So you are on the board of a public company that has decided to explore strategic alternatives, including a potential sale of the company. Or perhaps you are the CEO of a company who is looking at a significant strategic acquisition or divestiture of a business unit or division. You have a great team of lawyers at your disposal to advise on legal and structuring matters but you need to find the right investment banker to provide sound financial advice, including potentially a fairness opinion.  Here’s a list of things to look for that I’ve developed with significant input from Brent Layton, Vice President, Investment Banking, at Canaccord Genuity:

  1. Meet More Than One – Best to meet with a few potential candidates so that you can compare what each has to offer. Be sure to ask each candidate what they can bring to the table that the competition can’t. And not a bad idea to take pitches from investment banks that range in size – ask them what advantages they see to their size and brand.
  2. Meet the Deal Team – The big shooters will be out for the pitch presentation but ask to meet the rest of the deal team that will be working with you. Chances are that a chunk of the day-to-day management of your deal will fall to someone lower on the totem pole than the vice chair, partner or managing director. Good to assess whether you can have confidence in whomever that someone might be. Make sure the deal team that will work on your file has the internal clout to deliver the resources of the firm to your mandate.
  3. Look for Industry Expertise – Make sure that the investment bank and the deal team that will work with you have significant expertise in your industry. Good to ensure that the bankers understand your business and the industry from the get-go and that they know the key players well.  Leveraging industry contacts of the bankers will be key in any sale process.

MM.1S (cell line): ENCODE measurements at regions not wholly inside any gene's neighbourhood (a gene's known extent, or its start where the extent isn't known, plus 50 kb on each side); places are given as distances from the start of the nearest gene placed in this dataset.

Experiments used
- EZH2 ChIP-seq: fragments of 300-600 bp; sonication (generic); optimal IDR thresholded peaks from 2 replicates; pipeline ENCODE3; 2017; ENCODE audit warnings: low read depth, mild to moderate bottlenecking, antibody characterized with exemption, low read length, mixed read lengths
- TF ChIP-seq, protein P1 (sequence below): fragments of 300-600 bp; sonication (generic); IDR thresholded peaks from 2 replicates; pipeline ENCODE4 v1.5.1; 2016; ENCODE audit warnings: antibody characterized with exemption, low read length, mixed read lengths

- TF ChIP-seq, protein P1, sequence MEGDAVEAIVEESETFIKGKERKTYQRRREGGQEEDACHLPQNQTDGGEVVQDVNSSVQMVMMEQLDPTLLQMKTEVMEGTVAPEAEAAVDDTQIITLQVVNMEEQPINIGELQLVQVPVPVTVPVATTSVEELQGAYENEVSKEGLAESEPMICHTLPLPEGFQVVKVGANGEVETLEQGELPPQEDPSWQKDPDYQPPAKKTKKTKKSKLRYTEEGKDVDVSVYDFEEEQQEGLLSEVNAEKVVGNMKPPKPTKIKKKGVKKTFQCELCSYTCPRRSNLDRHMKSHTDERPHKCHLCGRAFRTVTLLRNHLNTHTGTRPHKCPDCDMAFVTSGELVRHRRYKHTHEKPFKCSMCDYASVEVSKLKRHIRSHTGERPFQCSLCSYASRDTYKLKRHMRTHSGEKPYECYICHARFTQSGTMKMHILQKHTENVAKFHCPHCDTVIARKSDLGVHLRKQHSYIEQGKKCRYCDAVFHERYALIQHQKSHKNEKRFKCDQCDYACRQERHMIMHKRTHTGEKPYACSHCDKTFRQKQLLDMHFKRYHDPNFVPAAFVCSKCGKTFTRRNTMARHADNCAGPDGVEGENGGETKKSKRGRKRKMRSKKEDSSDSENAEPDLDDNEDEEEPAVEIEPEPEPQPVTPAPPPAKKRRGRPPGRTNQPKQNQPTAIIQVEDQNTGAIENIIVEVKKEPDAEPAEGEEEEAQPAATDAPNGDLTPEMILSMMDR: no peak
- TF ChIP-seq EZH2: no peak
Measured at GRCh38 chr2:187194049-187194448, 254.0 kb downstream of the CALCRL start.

4. Need Transactional Experience – Each investment bank will provide you with a pitch book with pages of tombstone advertisements highlighting the transactions they’ve advised on. Make sure that those transactions are relevant to what you are proposing to do. Ask the bankers what their role on those transactions was – better that they had a lead financial advisory role than simply having prepared a fairness opinion or completed valuation work.
  5. A Good Reputation is Always Nice – Ask around about the investment bank and the deal team to get a good grasp on their reputation. The ideal banker is smart, qualified and creative but also needs to be someone that gets along well with others and ensures that deals get done. You also want to ensure that the deal team will give your transaction the time and attention it deserves.
  6. Consider Independence Issues – Keep an eye out for other mandates that might put the investment bank in a position of conflict. For example, think carefully about letting your sell-side financial advisor offer up financing to potential buyers or how a current lender might have conflicting objectives to the shareholders. At the end of the day, you want your financial advisor to act in your best interests and fees paid by others can sometimes get in the way of that.
  7. Have the Fee Discussion Early – And you thought your lawyers were expensive…  Discuss fees early on in the process. You should understand how much this process is going to cost you if you get a deal done. Ask for a rough fee range in the pitch – you can then compare that with ranges received from other candidates. Remember that financial advisors often work on a success basis and success fees can be structured to align interests with those of shareholders.